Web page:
1. Joshi GP, Schug S, Kehlet H. Procedure specific pain management and outcome strategies. Best Pract Res Clin Anaesthesiol 2014; 28: 191-201.
2. Chou R, Gordon DB, de Leon-Casasola OA, et al. Management of postoperative pain: a clinical practice guideline from the American Pain Society, the American Society of Regional Anesthesia and Pain Medicine, and the American Society of Anesthesiologists’ Committee on Regional Anesthesia, executive committee, and administrative council. J Pain 2016; 17: 131–57.
3. Schug SA, Palmer GM, Scott DA, et al; APM: SE Working Group of the Australian and New Zealand College of Anaesthetists and Faculty of Pain Medicine (2015), Acute Pain Management: Scientific Evidence (4th edition), ANZCA & FPM, Melbourne. Available at: http://www.anzca.edu.au/resources/college-publications (accessed 9 February 2017).
4. Kehlet H, Joshi GP. Systematic reviews and meta-analyses of randomized controlled trials on perioperative outcomes: an urgent need for critical reappraisal. Anesth Analg 2015; 121: 1104–7.

BACKGROUND:

Postoperative pain continues to be undertreated after noncardiac surgery. Preoperative analgesic administration may enhance postoperative analgesia.

OBJECTIVE:

To determine the effects of preoperative administration of celecoxib in noncardiac surgery on pain and postoperative outcomes.

DESIGN:

Systematic review and meta-analysis of randomised controlled trials.

DATA SOURCES:

MEDLINE, EMBASE, CENTRAL, CINHAL Web of Sciences and ProQuest databases were searched from inception to 2014. Reference lists of retrieved articles and grey literature were searched for additional trials.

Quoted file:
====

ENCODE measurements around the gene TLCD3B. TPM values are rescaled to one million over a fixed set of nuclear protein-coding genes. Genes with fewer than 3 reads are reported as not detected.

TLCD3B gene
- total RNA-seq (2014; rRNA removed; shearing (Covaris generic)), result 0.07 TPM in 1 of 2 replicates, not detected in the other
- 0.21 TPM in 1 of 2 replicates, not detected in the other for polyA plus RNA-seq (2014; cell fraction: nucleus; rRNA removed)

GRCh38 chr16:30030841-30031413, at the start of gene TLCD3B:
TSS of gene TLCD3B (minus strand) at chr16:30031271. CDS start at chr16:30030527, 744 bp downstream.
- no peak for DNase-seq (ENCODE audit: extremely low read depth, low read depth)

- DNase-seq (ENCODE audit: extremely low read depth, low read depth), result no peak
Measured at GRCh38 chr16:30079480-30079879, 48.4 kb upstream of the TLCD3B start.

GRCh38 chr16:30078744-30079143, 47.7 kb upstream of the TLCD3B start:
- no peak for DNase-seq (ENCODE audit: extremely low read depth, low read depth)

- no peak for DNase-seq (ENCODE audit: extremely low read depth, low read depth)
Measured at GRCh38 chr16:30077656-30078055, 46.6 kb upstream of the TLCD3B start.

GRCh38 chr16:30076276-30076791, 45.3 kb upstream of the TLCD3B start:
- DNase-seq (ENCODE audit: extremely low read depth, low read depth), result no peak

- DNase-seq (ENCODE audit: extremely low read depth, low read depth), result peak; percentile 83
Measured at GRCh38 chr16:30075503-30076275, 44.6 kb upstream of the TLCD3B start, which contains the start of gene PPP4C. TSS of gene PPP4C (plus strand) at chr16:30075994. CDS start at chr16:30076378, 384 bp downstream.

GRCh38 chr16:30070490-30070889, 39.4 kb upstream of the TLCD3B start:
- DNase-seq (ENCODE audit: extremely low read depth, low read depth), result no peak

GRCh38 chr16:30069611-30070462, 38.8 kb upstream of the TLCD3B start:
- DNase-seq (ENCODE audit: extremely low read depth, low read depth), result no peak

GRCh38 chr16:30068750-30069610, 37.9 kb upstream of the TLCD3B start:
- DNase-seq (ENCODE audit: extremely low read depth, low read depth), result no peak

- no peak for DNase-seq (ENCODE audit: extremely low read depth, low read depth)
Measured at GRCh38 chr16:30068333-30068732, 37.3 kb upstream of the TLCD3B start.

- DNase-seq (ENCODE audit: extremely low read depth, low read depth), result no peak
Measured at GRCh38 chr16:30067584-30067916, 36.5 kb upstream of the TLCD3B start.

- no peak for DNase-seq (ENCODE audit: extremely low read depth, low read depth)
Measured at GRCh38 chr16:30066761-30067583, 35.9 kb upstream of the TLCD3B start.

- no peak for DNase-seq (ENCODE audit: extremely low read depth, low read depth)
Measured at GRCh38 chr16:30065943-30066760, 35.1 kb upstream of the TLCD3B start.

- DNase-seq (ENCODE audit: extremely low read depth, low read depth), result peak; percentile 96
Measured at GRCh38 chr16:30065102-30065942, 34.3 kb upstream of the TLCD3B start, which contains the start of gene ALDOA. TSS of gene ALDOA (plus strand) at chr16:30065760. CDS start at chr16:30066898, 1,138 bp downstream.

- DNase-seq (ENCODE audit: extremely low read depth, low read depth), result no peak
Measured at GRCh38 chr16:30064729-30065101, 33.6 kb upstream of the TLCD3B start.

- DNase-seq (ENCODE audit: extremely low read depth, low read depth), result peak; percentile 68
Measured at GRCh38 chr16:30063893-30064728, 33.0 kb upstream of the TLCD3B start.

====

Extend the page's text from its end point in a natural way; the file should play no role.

ELIGIBILITY CRITERIA:

Articles were included if they enrolled patients of at least 18 years of age and randomised patients to receive celecoxib within 4 h of noncardiac surgery. Studies were excluded if they were animal studies, reviews/meta-analyses, did not report pain as an outcome or used epidural analgesia.

RESULTS:

Twenty trials met the eligibility criteria. Preoperative celecoxib in 14 studies (994 patients) amenable to meta-analysis demonstrated a significant decrease in 24-h parenteral morphine-equivalent consumption (mean difference -4.13 mg, 95% confidence interval -5.58 to -2.67, I = 94%). Eleven studies (755 patients) assessed postoperative pain scores at 24 h and found a significant decrease with celecoxib use [mean difference (on a 0-10 pain scale) -1.02, 95% confidence interval -1.54 to -0.50, I = 99%]. The risks of postoperative nausea and vomiting were also decreased by 44% (P = 0.01) and 38% (P = 0.03), respectively. Preoperative celecoxib did not improve patient satisfaction or length of recovery room stay, or increase intraoperative bleeding. Subgroup analyses indicated no difference between celecoxib 200 and 400 mg or between a single preoperative dose and continued postoperative dosing.

CONCLUSION:

Results of this study are limited by significant heterogeneity and inclusion of mainly small trials. However, there appears to be a slight to modest benefit of preoperative celecoxib on reducing postoperative morphine consumption, pain, nausea and vomiting.